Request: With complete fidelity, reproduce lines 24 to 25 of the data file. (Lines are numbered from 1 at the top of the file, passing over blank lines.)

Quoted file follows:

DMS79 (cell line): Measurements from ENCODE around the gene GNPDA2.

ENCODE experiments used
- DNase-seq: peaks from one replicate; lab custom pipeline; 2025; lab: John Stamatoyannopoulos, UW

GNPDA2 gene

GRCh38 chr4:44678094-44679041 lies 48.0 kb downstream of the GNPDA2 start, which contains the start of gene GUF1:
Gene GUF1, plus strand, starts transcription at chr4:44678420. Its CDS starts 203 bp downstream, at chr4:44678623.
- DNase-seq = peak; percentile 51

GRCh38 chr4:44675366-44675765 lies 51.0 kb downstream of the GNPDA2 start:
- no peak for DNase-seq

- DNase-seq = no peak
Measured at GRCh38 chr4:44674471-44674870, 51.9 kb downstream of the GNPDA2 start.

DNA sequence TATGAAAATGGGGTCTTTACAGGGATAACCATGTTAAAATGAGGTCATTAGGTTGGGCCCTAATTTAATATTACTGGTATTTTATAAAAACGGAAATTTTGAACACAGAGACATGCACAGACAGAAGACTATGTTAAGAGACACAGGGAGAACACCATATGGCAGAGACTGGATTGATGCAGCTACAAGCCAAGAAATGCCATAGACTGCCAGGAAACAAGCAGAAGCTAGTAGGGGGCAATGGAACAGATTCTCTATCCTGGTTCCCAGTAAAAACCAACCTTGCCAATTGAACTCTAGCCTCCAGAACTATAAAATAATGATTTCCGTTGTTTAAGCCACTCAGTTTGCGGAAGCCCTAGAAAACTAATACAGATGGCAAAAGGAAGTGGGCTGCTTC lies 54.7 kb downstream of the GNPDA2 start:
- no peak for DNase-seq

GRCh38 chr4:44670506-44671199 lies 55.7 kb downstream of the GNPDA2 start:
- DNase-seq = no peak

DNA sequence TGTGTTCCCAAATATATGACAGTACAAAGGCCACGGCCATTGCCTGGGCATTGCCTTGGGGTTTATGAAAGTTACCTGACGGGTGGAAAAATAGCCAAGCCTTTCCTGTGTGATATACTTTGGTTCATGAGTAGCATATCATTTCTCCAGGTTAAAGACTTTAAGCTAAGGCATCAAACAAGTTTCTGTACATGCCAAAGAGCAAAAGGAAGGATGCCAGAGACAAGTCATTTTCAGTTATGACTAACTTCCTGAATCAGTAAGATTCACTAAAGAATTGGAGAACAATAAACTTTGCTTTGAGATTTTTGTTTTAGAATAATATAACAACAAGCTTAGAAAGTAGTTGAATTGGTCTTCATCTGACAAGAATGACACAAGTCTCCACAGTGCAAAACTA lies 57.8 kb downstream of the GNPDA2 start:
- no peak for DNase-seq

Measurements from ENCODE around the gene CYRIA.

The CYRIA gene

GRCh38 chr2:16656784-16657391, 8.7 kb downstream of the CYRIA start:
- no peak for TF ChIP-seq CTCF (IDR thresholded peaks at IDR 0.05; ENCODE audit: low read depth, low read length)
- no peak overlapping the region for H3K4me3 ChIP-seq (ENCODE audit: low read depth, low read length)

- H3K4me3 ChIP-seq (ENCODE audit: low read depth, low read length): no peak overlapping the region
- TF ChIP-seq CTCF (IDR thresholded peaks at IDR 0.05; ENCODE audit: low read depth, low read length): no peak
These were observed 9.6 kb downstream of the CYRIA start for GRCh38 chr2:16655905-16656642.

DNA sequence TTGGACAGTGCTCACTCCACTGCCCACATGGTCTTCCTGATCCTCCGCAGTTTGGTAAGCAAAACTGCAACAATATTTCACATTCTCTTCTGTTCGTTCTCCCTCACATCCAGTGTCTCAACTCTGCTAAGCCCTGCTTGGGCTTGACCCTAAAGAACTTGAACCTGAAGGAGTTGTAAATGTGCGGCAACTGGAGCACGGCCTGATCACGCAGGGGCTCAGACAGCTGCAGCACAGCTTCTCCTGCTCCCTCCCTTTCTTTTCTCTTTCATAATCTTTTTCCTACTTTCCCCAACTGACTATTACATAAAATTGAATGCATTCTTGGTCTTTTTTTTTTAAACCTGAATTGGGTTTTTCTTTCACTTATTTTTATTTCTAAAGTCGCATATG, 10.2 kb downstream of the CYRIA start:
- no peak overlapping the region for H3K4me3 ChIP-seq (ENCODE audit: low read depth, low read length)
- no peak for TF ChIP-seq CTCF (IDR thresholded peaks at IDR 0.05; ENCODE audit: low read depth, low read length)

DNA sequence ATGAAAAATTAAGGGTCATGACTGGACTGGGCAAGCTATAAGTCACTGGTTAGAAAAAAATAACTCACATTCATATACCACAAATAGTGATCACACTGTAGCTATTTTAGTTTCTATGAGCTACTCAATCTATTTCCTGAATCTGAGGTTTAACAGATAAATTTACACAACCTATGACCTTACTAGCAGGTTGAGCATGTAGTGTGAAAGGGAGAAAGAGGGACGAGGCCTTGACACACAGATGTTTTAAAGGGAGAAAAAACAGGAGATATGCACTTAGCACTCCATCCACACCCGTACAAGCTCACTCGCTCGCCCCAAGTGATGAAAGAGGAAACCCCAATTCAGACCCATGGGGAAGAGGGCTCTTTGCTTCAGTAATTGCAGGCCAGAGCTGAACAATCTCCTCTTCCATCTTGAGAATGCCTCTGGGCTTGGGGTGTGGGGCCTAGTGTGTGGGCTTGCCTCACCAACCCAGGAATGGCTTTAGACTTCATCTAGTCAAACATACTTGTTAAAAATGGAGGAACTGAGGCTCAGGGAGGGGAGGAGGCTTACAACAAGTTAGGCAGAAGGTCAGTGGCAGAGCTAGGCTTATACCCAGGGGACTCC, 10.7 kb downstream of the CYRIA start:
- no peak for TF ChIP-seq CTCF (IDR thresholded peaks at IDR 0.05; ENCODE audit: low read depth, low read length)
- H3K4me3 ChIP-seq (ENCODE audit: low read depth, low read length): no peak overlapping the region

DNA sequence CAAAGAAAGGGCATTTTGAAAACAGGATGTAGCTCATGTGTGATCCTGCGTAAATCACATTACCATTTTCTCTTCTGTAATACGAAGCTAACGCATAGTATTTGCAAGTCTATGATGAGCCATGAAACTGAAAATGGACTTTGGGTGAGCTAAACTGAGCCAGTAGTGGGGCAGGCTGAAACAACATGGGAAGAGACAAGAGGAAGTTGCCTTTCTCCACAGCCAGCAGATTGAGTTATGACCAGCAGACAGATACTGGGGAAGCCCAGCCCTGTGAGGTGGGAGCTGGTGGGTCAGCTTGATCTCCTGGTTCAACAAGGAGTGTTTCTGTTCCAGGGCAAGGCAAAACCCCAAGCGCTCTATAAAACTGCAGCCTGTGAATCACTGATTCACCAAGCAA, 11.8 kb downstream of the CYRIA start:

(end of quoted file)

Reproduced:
- TF ChIP-seq CTCF (IDR thresholded peaks at IDR 0.05; ENCODE audit: low read depth, low read length): no peak
These were observed 9.6 kb downstream of the CYRIA start for GRCh38 chr2:16655905-16656642.